The camera I was using for this photo was a Canon Rebel K2 with a 28–90 mm f/4–5.6 lens. I was shooting on 400 speed film, which is the analog equivalent to the 400 ISO in your digital camera. Since I stumbled upon this snake in a ditch and was almost right on top of it, I was able to shoot at the low focal length and keep my aperture at f/4. This was absolutely key, because the brush in this area was so thick that the sunlight didn’t filter through to the ground very well. It was dim in there, I wasn’t using very fast film, and even at f/4, it’s still pretty dark.

In terms of shutter speed, the truth is that I would be lying if I said I knew exactly what shutter speed I used. At the time, I was trying to take full advantage of the opportunity presented to me, so I took shots at different shutter speeds to make positively sure that I got the image I was looking for. You have to remember that this was shot on film, not digital. If I had gone to get the film developed only to see that it was ruined by the exposure, I would have been crestfallen. The young nature hotographer in me couldn’t handle that, so I snapped away.

To me, this photo is a perfect example of how there is no such thing as a 100% definite “perfect exposure” in artistic terms. In a mathematical sense, this photo is severely underexposed, and there is some loss in the shadow detail. However, the underexposed nature of it really lends itself to the dark, foreboding emotions this image evokes. While these snakes are amazing, beautiful creatures, this picture is scary. It’s an in-your-face introduction to the amazing world of venomous reptiles, and it would not have accomplished this nearly as well were it properly exposed.

You will also notice that the eyes are in focus on this snake, which is really what you want to get when you photograph wildlife. The eyes of a wild animal are what makes them jump off the page. It gives the animal a sense of realism, a sense of place, and a sense of connection with the viewer. This snake is staring right at you while it’s opening its gaping maw, waiting for you to move forward into its grasp. If the eyes had not been in focus, this image would have just been a dark tube of meat in some dirty water. With the eyes in focus, it becomes a living, breathing creature that has a genuine sense of place.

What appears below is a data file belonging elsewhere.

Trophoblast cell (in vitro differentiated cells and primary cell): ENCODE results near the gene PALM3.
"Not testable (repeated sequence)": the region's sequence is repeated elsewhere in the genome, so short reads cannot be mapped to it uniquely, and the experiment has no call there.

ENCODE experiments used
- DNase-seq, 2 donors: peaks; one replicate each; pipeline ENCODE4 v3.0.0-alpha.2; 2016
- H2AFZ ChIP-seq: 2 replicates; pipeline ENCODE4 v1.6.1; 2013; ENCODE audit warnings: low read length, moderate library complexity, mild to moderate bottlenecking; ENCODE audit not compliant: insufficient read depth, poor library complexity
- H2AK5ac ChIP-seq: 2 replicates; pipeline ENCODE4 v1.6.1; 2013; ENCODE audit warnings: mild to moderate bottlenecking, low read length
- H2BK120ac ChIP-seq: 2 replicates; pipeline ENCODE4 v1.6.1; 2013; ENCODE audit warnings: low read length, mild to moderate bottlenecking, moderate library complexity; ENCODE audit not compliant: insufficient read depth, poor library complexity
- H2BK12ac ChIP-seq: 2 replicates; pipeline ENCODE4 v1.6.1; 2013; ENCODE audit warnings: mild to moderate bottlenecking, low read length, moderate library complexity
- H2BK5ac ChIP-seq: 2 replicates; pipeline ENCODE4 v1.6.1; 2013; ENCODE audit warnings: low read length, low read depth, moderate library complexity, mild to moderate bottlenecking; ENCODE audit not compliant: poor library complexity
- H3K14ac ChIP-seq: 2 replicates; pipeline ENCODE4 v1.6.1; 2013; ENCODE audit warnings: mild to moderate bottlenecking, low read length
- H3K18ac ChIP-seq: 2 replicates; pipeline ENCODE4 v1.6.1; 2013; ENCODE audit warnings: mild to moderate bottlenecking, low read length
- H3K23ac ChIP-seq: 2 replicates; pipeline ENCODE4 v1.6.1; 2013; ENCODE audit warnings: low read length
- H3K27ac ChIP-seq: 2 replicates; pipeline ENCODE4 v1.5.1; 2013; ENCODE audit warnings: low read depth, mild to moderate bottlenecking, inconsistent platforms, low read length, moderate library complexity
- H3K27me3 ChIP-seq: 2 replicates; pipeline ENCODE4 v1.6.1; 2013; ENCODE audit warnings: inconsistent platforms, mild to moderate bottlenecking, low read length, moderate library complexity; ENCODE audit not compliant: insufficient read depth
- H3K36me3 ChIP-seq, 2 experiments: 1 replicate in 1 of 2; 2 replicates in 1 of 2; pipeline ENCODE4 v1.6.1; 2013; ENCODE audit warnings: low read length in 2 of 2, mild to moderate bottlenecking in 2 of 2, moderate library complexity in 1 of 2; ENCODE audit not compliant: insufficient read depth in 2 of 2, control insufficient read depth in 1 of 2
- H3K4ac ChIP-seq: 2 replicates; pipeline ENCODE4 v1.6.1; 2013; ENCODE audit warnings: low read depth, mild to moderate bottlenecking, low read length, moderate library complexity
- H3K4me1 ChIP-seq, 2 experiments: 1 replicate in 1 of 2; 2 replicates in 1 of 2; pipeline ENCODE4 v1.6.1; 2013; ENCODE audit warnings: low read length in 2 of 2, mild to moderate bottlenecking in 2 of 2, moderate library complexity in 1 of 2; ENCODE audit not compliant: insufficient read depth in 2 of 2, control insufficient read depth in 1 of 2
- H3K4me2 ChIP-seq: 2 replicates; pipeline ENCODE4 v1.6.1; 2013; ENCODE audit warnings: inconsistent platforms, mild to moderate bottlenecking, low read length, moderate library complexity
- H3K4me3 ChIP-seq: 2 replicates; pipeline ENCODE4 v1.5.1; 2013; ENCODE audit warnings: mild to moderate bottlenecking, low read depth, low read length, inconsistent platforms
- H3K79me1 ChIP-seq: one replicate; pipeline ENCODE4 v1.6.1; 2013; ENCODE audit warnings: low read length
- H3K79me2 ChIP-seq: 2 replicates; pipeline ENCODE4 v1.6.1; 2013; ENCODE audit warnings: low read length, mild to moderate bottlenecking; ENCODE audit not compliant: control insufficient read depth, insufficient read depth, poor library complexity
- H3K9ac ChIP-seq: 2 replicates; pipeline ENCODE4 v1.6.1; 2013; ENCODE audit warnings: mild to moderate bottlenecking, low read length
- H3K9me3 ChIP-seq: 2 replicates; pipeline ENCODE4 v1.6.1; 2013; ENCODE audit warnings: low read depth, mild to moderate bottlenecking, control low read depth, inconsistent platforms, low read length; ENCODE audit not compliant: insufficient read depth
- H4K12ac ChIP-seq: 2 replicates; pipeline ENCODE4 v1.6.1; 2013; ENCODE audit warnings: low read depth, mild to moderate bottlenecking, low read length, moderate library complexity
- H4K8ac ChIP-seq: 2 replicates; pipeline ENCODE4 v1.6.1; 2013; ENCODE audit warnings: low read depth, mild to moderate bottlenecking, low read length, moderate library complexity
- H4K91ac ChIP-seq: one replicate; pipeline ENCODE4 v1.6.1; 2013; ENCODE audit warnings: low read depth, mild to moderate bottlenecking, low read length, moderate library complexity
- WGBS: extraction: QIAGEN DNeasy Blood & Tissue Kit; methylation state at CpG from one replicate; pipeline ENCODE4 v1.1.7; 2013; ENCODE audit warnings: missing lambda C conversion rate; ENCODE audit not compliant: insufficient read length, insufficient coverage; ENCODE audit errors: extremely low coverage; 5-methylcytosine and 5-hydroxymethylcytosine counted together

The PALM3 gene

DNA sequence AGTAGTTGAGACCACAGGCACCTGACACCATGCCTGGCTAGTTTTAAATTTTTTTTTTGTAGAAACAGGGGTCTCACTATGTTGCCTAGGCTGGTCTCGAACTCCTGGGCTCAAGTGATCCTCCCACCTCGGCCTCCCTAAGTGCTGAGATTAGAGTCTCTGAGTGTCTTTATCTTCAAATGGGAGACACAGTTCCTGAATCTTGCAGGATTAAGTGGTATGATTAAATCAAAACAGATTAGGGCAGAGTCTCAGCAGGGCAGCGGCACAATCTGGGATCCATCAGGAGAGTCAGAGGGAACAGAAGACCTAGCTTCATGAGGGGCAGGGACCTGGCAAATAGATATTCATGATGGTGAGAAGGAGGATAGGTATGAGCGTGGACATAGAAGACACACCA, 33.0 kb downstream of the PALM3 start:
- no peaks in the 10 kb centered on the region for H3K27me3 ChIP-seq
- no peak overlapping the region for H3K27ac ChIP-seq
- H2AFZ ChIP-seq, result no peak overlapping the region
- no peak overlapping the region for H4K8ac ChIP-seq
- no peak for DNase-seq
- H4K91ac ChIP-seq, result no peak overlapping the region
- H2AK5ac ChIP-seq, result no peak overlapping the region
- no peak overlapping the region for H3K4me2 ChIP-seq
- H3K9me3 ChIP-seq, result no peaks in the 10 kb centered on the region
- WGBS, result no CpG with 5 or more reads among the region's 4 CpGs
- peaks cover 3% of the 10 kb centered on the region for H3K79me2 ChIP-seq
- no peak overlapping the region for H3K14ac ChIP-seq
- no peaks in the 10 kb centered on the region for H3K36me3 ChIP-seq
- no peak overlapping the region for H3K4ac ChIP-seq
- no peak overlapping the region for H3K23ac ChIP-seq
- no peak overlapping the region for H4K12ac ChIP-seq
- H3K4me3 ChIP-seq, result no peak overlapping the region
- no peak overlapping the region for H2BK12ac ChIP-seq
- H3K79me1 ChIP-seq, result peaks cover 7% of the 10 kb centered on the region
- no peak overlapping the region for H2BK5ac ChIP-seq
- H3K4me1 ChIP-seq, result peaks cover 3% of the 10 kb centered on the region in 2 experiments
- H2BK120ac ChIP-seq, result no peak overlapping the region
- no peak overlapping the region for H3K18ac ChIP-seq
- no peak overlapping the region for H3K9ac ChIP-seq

The result

I am by no means a famous wildlife or landscape photographer. There are men like Joel Sartore and my other idols who put me to absolute shame with their amazing work. However, this is perhaps the most famous photo I’ve ever taken. In fact, it’s probably the most famous thing I’ve ever done. If I search Google for my name today, even after a bunch of new adventures, this photo is what is most likely to show up.

Most of this is due to the fact that I was finally talked into submitting it to National Geographic as a reader submission. For the month of April 2011, it was at the front of the “Best Of” collection for that month. After it was selected by the National Geographic editors as a “Best Of,” I got a lot of shares on every social media outlet you can imagine. I also got a lot of emails after that from people looking to get prints of the photo, and it’s currently my best-selling piece. Of course, this has all died down since, and now the photo is nothing but a loving favorite in my portfolio.

Most importantly, this photo gave me confidence. It helped me believe in myself as a photographer, and it helped me understand the impact a photo can have. People are either terrified by this or they love it, and there’s rarely any middle-ground.

About The Author

Jared Skye

Jared Skye is the owner of Out of Nowhere Media in Eugene, OR and Gainesville, FL. He specializes in commercial video and photography. His creative photography has been licensed by a number of media outlets, including New Scientist magazine.

Related Posts

  • Eddie

    that is an amazing shot! You’ve got guts!